At the seven-day trial against the hospital, it was argued that the operation on the patient was medically necessary. The hospital also stated that the doctor acted independently of the hospital and said that doctors, not the hospital, make medical decisions. As to the alleged joint venture, the hospital said it was trying to strengthen cardiac care in a historically underserved region. Finally, the hospital stated it had no choice but to hire foreign doctors and because of a shortage of cardiologist specialists, it had to pay them incentives to get them to move to London, KY. The jury was unmoved by those arguments and rendered a verdict in favor of the patient for $21.3 million. The verdict included $20 million in punitive damages against the hospital on the basis that the hospital engaged in a conspiracy to profit off the people of Laurel County. The base $1.3 million was allocated 50/50 between the doctor and the hospital, but because the jury also found the existence of a joint venture, the hospital also was liable for the doctor’s portion.

What this means to you: This case illustrates the need for hospitals to exercise care when hiring medical personnel. The screening process for hiring doctors, nurses, administrators, and other employees should be oriented toward preventing cases such as this one. Hospitals should put in review mechanisms to ensure ethical treatment of all patients. In a perfect world with a hospital that practiced morally, the test results received by the doctor in this case would have been reviewed by a supervisor to increase accountability and prevent tragedies such as this one.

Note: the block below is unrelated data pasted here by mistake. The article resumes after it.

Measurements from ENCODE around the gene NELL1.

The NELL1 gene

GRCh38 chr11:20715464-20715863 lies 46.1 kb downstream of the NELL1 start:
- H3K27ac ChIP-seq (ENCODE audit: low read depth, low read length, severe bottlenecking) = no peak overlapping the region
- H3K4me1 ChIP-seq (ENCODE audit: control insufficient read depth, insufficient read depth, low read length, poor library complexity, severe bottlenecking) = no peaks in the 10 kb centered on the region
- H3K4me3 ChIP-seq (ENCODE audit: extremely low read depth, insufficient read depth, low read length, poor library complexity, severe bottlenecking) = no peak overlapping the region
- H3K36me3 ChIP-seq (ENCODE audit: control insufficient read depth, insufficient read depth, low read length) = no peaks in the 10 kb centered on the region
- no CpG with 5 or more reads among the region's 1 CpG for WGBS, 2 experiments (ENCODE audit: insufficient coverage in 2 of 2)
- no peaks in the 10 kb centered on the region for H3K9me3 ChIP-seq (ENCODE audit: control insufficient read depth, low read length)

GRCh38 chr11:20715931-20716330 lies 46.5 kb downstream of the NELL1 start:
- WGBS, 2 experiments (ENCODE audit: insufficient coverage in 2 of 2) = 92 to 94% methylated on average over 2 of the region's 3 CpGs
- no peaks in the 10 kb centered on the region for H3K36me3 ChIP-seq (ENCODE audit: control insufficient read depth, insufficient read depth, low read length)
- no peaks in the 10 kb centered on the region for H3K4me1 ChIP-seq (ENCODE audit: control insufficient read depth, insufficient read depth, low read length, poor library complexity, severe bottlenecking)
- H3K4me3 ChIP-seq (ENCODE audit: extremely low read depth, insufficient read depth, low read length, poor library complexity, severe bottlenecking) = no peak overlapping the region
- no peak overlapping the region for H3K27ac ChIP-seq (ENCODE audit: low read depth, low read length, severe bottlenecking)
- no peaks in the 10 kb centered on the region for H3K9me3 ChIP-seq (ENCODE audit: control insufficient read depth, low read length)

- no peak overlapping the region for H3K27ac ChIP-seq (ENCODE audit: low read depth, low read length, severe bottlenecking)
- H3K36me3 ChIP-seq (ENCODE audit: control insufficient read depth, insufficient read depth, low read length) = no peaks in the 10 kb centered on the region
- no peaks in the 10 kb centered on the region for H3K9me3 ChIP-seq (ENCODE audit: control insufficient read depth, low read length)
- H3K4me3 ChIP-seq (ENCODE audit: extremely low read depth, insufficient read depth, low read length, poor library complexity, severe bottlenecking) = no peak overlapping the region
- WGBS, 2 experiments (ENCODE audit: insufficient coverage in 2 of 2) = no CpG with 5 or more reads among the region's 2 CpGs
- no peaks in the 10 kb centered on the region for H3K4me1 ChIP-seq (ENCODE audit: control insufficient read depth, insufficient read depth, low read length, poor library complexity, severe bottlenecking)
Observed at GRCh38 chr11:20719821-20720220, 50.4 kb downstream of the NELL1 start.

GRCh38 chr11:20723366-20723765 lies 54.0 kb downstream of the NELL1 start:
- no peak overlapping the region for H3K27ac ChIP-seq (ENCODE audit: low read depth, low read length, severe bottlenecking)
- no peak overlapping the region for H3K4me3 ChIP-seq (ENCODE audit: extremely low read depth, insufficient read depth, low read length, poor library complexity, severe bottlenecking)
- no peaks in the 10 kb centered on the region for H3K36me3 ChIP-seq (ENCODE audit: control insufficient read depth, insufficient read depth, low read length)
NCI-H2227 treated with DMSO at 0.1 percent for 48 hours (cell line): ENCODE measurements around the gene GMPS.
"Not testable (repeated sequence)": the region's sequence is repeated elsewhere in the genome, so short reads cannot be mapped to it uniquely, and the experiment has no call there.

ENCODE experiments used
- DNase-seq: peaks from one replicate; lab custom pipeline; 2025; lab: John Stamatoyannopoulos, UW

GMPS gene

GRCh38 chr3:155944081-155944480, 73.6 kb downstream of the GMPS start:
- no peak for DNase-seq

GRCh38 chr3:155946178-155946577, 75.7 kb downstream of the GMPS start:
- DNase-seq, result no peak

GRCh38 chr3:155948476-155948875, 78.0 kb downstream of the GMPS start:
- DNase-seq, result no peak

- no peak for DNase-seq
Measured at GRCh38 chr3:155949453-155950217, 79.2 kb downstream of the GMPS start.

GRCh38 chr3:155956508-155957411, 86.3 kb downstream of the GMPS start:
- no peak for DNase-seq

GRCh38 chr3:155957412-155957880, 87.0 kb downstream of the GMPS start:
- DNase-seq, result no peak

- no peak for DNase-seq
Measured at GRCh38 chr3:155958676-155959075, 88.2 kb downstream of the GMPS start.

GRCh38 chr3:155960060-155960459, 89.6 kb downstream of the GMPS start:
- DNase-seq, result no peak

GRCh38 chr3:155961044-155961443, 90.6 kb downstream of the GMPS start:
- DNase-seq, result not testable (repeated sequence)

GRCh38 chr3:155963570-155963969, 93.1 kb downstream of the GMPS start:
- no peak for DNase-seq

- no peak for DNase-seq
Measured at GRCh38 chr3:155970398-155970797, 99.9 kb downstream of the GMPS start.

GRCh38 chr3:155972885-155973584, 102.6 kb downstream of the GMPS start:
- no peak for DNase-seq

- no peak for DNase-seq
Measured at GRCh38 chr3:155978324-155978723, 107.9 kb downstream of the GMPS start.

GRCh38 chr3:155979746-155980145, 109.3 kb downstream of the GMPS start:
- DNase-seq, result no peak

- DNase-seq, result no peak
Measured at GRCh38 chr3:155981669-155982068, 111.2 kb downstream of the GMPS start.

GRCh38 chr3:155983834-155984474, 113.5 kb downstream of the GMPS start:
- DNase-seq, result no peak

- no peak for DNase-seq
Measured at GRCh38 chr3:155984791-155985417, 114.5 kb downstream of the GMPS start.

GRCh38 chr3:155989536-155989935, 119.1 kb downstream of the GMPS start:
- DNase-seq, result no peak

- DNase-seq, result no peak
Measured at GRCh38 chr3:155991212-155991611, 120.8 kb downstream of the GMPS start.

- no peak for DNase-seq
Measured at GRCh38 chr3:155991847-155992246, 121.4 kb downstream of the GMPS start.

All hospital employees are required by law to participate in compliance training. They learn about fraudulent billing, anti-kickback laws, and laws regarding bribes or excessive gifts for physicians. This training also covers the requirement to report noncompliance incidents to the compliance officer within the employees’ organization. Hospitals also have case managers who follow assigned patients from admission through discharge and beyond. Their role is to evaluate whether the patients’ needs are being met, the level of care is appropriate, and future care needs are addressed. In addition, a case manager has the responsibility to make sure that abnormal test results are acknowledged by attending physicians and medical plans of care are adjusted based on test results. Case managers are trained to identify fraud and abuse by healthcare providers and are mandated to report them. Had the employees of this hospital followed the required training, this practice should have been stopped before harm occurred.

Another lesson to be learned from this case is to seek multiple opinions on life-changing medical procedures. It is tragic that the plaintiff here learned too late that the procedure was unnecessary and irreversible and that the severity of the diagnoses should have prompted the plaintiff to seek a second opinion. Even medical professionals who have the best intentions misread tests and make other similar mistakes every day. Many such errors are harmless, but where one’s livelihood or life is at stake, it would behoove patients to seek additional advice. This case also should encourage medical professionals to tell their patients to seek second opinions when appropriate.